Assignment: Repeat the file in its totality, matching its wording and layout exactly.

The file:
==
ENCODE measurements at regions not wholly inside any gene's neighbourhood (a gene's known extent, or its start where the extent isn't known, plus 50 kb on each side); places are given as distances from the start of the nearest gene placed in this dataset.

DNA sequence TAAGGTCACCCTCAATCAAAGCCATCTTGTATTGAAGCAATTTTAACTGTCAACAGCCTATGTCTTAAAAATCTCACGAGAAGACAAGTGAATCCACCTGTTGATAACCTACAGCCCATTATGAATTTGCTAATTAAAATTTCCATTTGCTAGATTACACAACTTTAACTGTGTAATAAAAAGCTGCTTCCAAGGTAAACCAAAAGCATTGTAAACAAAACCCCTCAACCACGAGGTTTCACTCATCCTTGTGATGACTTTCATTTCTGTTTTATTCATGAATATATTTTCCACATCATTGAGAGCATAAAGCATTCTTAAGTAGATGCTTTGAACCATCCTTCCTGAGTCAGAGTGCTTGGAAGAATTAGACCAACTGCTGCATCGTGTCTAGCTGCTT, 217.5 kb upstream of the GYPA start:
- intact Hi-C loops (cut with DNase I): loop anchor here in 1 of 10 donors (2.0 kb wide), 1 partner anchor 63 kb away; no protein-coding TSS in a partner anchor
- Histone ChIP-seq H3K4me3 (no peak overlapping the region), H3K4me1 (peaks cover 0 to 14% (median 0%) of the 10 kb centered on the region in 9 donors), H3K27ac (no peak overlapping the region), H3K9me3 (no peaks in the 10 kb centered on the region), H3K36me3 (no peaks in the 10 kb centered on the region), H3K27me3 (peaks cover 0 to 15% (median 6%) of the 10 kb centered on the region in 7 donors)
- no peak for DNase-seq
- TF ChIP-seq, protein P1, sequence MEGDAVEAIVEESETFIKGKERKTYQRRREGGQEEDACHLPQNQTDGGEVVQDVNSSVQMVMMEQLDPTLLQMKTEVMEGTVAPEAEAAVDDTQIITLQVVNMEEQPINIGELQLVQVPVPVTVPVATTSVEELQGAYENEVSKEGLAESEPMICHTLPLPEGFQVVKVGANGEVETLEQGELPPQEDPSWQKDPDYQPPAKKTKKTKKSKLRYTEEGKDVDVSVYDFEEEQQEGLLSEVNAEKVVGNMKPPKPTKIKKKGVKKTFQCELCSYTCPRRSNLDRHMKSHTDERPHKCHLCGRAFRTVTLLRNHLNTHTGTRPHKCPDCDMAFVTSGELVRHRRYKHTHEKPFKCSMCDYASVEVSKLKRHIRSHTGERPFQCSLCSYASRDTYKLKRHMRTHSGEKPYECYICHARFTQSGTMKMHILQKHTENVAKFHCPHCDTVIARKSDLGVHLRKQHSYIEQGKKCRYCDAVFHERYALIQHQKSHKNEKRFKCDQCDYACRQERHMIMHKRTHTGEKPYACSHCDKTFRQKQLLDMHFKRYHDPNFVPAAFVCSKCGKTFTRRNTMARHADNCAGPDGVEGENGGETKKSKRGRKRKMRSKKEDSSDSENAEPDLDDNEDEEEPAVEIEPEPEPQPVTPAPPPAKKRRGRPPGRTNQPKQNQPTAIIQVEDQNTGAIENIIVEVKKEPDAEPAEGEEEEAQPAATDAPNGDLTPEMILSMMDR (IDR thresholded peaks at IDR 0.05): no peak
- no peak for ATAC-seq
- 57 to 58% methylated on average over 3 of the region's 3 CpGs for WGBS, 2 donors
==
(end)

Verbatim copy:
ENCODE measurements at regions not wholly inside any gene's neighbourhood (a gene's known extent, or its start where the extent isn't known, plus 50 kb on each side); places are given as distances from the start of the nearest gene placed in this dataset.

DNA sequence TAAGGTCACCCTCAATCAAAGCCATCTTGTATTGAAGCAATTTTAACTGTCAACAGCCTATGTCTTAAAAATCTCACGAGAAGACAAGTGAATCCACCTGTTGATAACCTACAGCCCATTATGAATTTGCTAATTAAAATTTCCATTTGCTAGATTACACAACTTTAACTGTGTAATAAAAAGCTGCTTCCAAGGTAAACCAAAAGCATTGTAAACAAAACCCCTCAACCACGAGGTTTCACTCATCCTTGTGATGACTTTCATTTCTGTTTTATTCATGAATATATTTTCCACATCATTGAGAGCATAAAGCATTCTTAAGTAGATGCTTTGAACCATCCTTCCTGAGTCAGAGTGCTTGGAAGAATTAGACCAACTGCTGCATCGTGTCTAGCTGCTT, 217.5 kb upstream of the GYPA start:
- intact Hi-C loops (cut with DNase I): loop anchor here in 1 of 10 donors (2.0 kb wide), 1 partner anchor 63 kb away; no protein-coding TSS in a partner anchor
- Histone ChIP-seq H3K4me3 (no peak overlapping the region), H3K4me1 (peaks cover 0 to 14% (median 0%) of the 10 kb centered on the region in 9 donors), H3K27ac (no peak overlapping the region), H3K9me3 (no peaks in the 10 kb centered on the region), H3K36me3 (no peaks in the 10 kb centered on the region), H3K27me3 (peaks cover 0 to 15% (median 6%) of the 10 kb centered on the region in 7 donors)
- no peak for DNase-seq
- TF ChIP-seq, protein P1, sequence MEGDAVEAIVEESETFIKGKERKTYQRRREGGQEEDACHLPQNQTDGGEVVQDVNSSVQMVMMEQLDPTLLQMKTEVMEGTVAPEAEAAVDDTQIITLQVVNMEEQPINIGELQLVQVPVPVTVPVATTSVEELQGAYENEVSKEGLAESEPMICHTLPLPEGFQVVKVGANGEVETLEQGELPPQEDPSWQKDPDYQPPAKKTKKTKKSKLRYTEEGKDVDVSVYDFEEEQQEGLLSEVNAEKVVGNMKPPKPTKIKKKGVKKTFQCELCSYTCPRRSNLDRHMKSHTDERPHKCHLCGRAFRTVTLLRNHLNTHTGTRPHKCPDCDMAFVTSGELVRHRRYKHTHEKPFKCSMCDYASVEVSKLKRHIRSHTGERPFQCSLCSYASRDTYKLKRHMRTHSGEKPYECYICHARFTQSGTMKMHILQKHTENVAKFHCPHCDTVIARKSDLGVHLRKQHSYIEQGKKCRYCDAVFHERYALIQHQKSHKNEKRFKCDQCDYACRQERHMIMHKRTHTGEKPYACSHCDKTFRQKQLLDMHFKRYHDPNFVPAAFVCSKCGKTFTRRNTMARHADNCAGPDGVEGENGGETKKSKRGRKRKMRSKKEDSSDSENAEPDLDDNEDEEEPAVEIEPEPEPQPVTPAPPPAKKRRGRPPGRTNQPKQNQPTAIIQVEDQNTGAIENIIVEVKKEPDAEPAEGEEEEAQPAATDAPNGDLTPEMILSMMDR (IDR thresholded peaks at IDR 0.05): no peak
- no peak for ATAC-seq
- 57 to 58% methylated on average over 3 of the region's 3 CpGs for WGBS, 2 donors